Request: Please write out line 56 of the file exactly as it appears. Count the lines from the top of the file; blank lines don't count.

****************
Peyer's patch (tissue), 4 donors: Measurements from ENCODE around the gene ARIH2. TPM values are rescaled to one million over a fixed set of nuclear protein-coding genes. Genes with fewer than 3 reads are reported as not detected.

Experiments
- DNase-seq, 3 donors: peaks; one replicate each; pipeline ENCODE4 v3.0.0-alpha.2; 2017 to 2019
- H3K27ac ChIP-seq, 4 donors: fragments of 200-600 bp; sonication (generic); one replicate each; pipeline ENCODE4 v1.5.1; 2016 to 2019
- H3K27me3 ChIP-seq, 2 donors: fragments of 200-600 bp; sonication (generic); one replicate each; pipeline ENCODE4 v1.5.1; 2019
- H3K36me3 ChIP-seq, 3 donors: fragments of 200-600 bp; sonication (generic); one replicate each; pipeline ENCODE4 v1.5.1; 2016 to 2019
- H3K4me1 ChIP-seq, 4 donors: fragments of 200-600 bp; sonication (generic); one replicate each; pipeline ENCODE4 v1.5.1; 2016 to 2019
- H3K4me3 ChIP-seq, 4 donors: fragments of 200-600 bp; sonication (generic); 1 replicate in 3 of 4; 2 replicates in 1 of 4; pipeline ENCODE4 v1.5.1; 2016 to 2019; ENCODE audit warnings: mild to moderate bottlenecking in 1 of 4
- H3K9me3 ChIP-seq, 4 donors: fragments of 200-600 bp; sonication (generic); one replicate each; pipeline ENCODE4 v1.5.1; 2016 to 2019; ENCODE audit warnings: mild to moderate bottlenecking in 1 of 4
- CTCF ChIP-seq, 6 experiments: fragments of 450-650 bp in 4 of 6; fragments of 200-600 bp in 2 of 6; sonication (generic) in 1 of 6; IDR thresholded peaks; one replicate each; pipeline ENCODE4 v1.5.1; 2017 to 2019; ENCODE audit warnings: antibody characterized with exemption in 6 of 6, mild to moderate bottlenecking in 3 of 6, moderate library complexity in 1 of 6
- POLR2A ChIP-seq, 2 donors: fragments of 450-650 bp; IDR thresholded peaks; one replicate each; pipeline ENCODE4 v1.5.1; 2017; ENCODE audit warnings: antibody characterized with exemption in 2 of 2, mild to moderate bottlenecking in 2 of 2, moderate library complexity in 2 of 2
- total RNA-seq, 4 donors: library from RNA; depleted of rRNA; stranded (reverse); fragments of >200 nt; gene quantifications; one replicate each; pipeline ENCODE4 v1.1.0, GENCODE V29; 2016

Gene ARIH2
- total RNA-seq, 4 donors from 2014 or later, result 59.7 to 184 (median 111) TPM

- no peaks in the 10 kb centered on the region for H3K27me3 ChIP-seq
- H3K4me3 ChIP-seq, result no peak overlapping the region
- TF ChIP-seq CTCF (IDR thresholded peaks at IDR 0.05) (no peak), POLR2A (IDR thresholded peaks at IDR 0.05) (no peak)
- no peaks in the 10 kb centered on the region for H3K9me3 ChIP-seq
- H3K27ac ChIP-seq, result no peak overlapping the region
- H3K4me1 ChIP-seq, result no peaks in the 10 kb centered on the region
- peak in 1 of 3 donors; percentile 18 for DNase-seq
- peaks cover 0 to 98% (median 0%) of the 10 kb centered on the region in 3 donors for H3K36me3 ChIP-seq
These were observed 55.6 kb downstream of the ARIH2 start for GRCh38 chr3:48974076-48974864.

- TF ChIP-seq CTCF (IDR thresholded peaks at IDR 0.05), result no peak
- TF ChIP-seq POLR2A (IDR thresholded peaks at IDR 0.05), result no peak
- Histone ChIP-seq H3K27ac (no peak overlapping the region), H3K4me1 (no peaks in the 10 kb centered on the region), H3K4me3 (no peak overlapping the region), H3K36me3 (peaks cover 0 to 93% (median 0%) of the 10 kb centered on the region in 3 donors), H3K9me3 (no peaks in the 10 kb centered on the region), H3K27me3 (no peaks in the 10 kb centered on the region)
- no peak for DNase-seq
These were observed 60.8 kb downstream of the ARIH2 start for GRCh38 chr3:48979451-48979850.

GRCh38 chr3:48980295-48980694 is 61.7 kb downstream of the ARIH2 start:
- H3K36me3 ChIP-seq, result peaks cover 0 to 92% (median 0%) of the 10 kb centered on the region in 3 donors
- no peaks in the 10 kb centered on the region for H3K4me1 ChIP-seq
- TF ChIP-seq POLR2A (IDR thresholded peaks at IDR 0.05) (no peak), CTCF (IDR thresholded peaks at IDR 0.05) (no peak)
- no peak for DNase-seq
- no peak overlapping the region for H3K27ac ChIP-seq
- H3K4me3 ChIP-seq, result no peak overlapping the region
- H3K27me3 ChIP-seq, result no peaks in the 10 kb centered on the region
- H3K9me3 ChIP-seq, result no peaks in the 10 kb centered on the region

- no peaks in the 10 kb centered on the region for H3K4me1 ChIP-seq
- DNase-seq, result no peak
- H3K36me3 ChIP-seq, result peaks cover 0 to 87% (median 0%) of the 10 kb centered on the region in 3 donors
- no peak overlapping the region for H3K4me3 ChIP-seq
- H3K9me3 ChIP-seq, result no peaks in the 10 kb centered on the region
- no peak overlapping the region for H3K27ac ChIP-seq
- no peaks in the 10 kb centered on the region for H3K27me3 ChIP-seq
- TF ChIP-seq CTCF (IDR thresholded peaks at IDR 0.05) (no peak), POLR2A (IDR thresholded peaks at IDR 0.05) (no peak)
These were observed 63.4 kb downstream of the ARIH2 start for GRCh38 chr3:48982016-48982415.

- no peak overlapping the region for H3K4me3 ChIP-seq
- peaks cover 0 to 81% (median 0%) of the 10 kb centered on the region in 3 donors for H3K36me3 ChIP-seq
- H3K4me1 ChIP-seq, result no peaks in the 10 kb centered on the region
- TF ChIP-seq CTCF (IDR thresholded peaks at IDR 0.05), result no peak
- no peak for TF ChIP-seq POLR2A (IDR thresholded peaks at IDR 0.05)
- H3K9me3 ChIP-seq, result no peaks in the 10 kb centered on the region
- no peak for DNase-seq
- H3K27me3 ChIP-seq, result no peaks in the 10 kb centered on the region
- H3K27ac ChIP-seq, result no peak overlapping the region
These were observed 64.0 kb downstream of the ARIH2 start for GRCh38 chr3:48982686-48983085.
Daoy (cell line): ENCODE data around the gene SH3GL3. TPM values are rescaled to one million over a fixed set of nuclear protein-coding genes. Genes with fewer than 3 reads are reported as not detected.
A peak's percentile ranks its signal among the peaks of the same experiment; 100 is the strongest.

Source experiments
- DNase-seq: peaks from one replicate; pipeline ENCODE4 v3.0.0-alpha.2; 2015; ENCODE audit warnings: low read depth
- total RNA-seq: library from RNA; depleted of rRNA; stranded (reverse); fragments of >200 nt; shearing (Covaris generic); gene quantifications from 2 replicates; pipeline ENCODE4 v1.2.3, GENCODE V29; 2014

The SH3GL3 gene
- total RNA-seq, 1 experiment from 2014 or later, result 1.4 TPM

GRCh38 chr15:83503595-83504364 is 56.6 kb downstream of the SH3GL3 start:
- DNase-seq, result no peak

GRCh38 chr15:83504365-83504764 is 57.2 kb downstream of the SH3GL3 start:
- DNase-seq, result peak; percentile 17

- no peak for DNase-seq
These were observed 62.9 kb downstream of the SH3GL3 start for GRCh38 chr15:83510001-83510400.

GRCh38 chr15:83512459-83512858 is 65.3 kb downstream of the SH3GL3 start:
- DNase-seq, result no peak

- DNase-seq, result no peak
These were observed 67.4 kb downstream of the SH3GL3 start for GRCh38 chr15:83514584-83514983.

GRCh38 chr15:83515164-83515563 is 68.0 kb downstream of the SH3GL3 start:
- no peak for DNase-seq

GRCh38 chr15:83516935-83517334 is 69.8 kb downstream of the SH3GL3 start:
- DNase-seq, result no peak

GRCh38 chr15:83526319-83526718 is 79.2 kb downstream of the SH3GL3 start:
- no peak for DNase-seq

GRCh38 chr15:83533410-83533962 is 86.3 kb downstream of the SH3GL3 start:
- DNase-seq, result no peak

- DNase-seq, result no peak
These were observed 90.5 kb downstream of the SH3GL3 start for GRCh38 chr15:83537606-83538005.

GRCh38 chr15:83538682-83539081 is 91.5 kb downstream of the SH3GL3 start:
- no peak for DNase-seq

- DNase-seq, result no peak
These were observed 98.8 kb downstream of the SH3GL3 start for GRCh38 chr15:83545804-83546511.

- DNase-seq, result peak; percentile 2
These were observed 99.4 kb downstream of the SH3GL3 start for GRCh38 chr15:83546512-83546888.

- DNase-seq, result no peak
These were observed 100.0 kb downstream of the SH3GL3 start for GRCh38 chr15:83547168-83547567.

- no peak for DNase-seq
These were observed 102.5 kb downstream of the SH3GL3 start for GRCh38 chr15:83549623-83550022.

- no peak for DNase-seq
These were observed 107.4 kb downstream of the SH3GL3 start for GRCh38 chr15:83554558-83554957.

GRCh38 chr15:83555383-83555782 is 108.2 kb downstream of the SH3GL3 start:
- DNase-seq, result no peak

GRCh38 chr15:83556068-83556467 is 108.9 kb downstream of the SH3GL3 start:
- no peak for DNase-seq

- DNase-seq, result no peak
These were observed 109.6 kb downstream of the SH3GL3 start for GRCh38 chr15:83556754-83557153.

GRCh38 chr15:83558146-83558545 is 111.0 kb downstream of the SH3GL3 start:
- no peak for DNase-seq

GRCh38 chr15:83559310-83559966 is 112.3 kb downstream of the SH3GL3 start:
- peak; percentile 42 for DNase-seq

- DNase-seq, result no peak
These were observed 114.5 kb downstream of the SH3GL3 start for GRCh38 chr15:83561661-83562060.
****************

These were observed 64.0 kb downstream of the ARIH2 start for GRCh38 chr3:48982686-48983085.